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Thursday, November 15, 2012

Depressed Employees Spend 48% more on Healthcare

The NPR (11/7, Rau) "Shots" blog reports, "Depression is the most costly among 10 common risk factors linked to higher health spending on employees, according to" an analysis published in the journal Health Affairs. The study, which was "drawn from the experience at seven companies," revealed that "these factors - which also included obesity, high blood sugar and high blood pressure - were associated with nearly a quarter of the money spent on the healthcare of more than 92,000 workers."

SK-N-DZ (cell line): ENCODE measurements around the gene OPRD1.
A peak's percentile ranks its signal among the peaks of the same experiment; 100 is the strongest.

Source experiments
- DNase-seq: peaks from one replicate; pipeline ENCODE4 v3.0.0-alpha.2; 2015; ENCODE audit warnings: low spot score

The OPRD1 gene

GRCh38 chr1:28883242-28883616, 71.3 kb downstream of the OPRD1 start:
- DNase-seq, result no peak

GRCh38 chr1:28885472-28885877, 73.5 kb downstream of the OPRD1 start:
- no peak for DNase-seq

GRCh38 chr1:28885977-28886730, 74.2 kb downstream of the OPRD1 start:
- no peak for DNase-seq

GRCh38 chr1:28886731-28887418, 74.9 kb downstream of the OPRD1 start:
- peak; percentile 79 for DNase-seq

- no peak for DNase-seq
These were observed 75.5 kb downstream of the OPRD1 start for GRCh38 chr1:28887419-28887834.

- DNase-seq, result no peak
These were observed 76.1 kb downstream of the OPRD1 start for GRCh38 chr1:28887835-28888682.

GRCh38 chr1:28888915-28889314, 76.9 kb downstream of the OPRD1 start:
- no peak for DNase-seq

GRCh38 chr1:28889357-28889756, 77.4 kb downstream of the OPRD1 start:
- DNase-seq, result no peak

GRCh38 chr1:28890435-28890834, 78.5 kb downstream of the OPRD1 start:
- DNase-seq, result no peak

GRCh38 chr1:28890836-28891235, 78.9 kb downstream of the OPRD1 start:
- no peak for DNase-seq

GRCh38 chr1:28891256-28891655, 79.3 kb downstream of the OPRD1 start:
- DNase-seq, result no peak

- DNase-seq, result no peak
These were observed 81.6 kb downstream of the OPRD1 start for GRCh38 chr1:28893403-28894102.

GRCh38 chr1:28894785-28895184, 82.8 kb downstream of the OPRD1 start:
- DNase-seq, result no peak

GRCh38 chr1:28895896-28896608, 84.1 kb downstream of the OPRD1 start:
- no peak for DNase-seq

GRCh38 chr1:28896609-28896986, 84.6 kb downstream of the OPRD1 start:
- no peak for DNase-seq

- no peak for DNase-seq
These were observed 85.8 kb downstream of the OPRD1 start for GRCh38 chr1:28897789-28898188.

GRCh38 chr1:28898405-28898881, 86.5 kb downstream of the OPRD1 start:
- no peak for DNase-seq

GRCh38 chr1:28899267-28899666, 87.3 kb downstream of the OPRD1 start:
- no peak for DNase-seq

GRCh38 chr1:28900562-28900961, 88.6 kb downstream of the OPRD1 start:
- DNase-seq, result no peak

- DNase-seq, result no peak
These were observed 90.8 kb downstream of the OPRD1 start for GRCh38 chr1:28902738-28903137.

MedPage Today (11/7, Pittman) reports, "Depressed employees - making up roughly 11% of the work force - spent on average $2,184, or about 48% more on healthcare than their nondepressed coworkers," the study found. MedPage Today points out that the "study surveyed more than 92,400 employees." The Business Courier of Cincinnati (11/7, Ritchie, Subscription Publication) also covers the story. 

Source: ACPE Daily Digest